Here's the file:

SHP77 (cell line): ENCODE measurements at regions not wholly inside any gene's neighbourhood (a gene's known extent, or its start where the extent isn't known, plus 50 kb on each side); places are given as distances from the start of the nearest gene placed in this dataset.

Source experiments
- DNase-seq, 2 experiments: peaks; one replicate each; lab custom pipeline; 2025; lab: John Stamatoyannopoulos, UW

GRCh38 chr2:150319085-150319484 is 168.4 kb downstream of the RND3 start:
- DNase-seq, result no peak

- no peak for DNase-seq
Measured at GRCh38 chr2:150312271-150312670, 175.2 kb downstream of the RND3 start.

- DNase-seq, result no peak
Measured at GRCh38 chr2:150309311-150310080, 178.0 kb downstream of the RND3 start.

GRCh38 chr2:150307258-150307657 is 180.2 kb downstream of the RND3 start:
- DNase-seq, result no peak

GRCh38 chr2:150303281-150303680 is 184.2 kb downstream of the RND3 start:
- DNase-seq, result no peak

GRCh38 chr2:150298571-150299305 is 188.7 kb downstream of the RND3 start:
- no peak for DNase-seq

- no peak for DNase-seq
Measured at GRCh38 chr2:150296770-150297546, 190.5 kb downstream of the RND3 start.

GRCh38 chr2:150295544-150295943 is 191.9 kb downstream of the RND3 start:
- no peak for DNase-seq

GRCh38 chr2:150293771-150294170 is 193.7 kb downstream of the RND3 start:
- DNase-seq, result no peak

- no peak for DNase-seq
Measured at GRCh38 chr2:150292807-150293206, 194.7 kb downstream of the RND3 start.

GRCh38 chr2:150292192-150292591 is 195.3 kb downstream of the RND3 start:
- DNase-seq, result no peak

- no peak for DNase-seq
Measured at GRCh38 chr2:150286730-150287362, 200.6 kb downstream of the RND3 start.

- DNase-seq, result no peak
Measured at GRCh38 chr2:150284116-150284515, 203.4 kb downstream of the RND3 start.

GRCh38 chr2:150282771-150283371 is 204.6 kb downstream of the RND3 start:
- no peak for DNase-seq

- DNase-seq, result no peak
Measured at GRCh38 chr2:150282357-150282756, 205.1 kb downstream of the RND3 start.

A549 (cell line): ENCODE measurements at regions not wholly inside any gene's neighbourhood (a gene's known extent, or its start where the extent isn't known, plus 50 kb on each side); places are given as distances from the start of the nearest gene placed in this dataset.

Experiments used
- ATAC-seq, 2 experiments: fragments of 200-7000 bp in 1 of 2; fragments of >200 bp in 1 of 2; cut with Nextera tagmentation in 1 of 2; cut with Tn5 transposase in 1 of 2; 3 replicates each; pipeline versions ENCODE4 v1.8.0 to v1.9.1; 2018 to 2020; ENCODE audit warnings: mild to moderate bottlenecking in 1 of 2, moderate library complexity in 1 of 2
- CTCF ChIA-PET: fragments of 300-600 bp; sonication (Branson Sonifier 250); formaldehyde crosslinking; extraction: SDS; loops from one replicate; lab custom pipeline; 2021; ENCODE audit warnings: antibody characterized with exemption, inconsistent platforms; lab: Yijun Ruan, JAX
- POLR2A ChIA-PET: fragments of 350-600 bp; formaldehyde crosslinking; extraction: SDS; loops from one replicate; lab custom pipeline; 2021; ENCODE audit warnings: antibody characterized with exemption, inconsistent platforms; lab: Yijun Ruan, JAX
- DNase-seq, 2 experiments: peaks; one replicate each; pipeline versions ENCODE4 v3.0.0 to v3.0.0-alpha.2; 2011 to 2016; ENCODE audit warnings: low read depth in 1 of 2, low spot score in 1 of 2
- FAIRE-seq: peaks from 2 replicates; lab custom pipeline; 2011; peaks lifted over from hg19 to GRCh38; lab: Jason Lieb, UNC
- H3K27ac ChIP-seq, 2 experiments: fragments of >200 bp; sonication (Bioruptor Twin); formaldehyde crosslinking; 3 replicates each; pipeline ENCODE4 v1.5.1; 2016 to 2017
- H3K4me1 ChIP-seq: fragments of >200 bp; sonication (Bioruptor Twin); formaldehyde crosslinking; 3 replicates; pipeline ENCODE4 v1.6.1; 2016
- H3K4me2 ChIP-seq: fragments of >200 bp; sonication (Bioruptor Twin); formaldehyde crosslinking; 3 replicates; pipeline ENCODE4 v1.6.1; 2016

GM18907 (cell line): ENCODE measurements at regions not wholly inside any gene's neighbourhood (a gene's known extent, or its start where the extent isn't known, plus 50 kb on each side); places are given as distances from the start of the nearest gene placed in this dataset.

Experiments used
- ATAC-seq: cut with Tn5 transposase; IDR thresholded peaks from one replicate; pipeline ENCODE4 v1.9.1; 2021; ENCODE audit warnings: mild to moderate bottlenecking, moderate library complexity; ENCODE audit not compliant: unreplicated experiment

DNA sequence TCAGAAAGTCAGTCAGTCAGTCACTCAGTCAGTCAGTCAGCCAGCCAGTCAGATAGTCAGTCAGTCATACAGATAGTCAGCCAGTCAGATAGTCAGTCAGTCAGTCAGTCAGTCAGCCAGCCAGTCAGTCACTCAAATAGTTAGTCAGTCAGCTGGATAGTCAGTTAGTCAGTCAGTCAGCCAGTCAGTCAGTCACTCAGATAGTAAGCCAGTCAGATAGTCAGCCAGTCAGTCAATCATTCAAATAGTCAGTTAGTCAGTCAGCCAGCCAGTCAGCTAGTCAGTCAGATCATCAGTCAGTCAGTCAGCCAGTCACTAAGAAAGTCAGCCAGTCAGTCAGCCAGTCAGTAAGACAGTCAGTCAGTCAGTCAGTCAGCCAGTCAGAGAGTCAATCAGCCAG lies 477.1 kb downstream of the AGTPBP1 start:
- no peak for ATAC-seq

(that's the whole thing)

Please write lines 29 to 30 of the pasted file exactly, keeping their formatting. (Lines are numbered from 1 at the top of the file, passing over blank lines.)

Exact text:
Measured at GRCh38 chr2:150284116-150284515, 203.4 kb downstream of the RND3 start.

GRCh38 chr2:150282771-150283371 is 204.6 kb downstream of the RND3 start: